o the night. After half an hour I heard the sound of hoofs in front of me, and had just put myself in readiness for the probable rencontre, when, to my surprise and delight, my challenge for Halt! Who are you? was answered, It is I, Major-Captain Hamilton, of Hampton's Staff. Where can I find General Stuart? He then informed me that Hampton had tried at several points to break through the enemy's lines, but had been met everywhere by overwhelming numbers, and being well convinced of the utter hopelessness of doing so, had on his own responsibility ordered a retreat. I despatched Captain Hamilton at once to General Stuart, to make report to him, and proceeded myself to join Hampton, whose column I could hear close at hand, trotting along the turnpike. Whoever has been himself in so perilous a situation, and has unexpectedly found hope and relief again, can understand the joyous emotion with which I greeted my chivalrous friend, who was as much pleased to receive as I was to deli
Hagerstown, operate in the enemy's rear, and recross some ten miles higher up the Potomac. General Hampton, whose patrols had made prisoners of men belonging to several different divisions of the Fet it. But Stuart resolutely insisted on the execution of his daring design, and sent me back to Hampton with peremptory orders to march at once. This intrepid General instantly gave the command to m late to save them, he said to me, Major, you are the only man who will perhaps be able to find Hampton and reach him in time; ride to him as quickly as your horse can carry you, and order him to retptain Hamilton, of Hampton's Staff. Where can I find General Stuart? He then informed me that Hampton had tried at several points to break through the enemy's lines, but had been met everywhere by Captain Hamilton at once to General Stuart, to make report to him, and proceeded myself to join Hampton, whose column I could hear close at hand, trotting along the turnpike. Whoever has been himsel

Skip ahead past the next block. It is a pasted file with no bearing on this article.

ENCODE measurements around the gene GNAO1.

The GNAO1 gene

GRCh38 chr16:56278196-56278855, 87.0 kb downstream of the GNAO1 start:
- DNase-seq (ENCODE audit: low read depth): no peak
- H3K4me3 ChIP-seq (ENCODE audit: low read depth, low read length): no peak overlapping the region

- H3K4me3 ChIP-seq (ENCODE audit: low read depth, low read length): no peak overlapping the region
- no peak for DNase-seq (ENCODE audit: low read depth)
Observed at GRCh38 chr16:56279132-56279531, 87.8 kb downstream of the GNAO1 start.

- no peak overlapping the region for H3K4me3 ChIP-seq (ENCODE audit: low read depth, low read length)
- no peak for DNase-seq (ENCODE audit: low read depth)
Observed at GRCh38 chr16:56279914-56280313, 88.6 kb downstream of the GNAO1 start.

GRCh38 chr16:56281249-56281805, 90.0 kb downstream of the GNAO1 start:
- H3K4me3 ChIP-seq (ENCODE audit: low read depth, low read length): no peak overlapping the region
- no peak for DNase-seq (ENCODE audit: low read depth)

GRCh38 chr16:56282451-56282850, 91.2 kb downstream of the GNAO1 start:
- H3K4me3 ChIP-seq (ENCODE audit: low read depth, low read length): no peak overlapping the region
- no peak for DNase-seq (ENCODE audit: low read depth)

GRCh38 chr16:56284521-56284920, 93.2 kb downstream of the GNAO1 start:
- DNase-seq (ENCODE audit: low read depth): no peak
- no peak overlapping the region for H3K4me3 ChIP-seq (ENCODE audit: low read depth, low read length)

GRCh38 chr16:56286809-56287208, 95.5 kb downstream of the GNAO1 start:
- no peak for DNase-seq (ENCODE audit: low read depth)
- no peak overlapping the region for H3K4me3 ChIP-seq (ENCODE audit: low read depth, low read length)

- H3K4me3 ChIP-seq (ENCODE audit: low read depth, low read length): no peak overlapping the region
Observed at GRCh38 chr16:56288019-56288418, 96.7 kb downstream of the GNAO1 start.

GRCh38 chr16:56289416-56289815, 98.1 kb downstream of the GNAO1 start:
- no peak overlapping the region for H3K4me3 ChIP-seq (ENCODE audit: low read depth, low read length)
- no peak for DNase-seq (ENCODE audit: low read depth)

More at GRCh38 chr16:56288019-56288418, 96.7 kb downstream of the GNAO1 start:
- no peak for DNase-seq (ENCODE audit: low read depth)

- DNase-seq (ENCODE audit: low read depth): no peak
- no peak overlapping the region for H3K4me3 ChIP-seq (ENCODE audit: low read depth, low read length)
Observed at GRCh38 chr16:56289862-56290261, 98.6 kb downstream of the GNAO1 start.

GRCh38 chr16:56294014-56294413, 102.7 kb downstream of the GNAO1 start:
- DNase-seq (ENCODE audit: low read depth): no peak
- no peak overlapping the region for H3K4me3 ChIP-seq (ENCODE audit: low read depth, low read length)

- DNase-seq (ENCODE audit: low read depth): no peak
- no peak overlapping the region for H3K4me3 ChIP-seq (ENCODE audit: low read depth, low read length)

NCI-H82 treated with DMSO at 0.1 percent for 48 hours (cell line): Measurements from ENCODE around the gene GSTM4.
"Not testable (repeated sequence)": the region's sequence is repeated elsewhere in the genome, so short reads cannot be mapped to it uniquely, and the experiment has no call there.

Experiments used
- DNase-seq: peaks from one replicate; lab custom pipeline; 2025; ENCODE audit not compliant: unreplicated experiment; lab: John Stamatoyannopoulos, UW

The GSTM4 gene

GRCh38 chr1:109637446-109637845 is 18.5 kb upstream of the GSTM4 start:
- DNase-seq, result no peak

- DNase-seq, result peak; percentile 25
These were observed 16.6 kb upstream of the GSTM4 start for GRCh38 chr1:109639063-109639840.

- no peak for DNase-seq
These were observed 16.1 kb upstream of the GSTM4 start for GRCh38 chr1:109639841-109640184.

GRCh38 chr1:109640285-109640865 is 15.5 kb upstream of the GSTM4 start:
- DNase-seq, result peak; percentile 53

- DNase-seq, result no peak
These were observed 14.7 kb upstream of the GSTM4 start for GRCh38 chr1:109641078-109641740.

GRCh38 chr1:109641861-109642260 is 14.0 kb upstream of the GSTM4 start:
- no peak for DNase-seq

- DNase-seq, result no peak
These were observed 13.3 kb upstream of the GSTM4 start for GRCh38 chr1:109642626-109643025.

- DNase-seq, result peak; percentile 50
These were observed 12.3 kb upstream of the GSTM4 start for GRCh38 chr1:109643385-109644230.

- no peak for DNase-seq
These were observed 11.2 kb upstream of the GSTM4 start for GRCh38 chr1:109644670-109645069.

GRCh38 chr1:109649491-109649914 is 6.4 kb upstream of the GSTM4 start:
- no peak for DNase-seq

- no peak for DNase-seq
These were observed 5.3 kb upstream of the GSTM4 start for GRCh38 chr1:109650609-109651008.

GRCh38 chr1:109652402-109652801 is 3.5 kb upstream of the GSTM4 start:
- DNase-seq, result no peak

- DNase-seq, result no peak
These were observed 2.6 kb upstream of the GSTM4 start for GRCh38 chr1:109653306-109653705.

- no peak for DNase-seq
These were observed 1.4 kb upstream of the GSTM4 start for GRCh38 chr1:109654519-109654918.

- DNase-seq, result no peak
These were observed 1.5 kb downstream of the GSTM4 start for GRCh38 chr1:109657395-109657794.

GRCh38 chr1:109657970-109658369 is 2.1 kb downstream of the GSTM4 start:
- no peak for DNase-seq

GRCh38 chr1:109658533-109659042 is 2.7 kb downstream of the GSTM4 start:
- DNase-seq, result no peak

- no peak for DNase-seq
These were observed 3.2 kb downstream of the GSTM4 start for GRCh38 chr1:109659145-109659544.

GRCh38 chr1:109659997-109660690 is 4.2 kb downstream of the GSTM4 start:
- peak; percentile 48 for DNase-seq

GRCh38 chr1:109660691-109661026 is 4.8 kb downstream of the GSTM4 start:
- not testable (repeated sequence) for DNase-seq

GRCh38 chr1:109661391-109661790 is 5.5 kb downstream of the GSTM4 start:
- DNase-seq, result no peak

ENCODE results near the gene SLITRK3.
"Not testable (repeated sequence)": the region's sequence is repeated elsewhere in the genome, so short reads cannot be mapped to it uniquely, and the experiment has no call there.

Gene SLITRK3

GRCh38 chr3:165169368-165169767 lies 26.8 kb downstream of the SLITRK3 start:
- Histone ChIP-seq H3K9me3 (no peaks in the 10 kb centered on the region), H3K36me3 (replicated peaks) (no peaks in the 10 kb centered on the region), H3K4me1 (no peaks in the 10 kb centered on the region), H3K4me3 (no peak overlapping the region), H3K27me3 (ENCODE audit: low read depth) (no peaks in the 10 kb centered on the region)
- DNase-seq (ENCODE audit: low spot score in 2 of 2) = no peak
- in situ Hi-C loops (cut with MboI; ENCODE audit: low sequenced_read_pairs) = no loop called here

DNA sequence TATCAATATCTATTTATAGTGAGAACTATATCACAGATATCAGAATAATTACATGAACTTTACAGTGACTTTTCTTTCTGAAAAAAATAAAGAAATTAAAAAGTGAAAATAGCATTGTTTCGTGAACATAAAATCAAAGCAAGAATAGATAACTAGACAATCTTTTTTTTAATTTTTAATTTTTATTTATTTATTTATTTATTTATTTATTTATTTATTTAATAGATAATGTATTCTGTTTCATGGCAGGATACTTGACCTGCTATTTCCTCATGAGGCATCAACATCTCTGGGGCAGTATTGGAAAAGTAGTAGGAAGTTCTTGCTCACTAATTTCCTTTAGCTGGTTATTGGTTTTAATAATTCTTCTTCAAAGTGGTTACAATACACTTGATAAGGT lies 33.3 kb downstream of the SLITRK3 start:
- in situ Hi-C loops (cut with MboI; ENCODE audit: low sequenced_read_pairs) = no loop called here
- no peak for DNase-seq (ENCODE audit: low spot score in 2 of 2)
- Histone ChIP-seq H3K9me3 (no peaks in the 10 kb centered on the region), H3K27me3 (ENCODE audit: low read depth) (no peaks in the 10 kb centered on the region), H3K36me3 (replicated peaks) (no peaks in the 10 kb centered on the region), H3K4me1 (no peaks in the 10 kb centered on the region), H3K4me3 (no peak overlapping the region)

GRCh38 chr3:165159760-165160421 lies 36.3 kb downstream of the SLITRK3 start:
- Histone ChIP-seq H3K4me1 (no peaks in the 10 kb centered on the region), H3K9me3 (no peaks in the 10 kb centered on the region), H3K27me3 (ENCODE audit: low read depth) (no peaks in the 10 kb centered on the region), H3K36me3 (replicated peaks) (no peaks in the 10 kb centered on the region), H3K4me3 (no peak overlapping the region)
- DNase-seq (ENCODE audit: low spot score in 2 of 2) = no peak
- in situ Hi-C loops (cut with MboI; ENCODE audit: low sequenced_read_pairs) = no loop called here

Stonewall Jackson (search for this): chapter 8
forward movement into Virginia, and had already crossed the river with a considerable body of his troops at Boteler's Mill. General Lee, foreseeing this, had put Jackson in charge of his rear, and old Stonewall, having allowed as many Yankees to come over as he thought convenient, suddenly broke upon them, in his rapid and vigorou. The main body of our army had gone in the mean time in the direction of Winchester, the right wing, under Longstreet, encamping near that town; the left, under Jackson, remaining half-way between Martinsburg and Winchester, near the hamlet called Bunker Hill. The cavalry had to cover the line along the Potomac from Williamsport reports from Robertson's brigade, forming the right wing of our line, should be sent, and from which, in case of urgency, they should be transmitted by me to General Jackson, at Bunker Hill. Our route lay through Martinsburg, where a well-dressed man, mounted on a good-looking horse, was turned over to me by the town authorities
nia partridges and a Virginia plantation. escape of a spy. advance and repulse of the enemy. visits to neighbours. General Stuart had received orders from General Lee to march at once, with two of his brigades (Hampton's and Robertson's), two regiments of infantry, and his horseartillery, to the little town of Williamsport, a slightly guarded, determined upon a forward movement into Virginia, and had already crossed the river with a considerable body of his troops at Boteler's Mill. General Lee, foreseeing this, had put Jackson in charge of his rear, and old Stonewall, having allowed as many Yankees to come over as he thought convenient, suddenly brokecalled Bunker Hill. The cavalry had to cover the line along the Potomac from Williamsport to Harper's Ferry, Hampton's brigade being stationed near Hainesville, Fitz Lee's near Shepherdstown, and Robertson's under Colonel Munford, near Charlestown, opposite Harper's Ferry; which latter stronghold, after everything valuable had be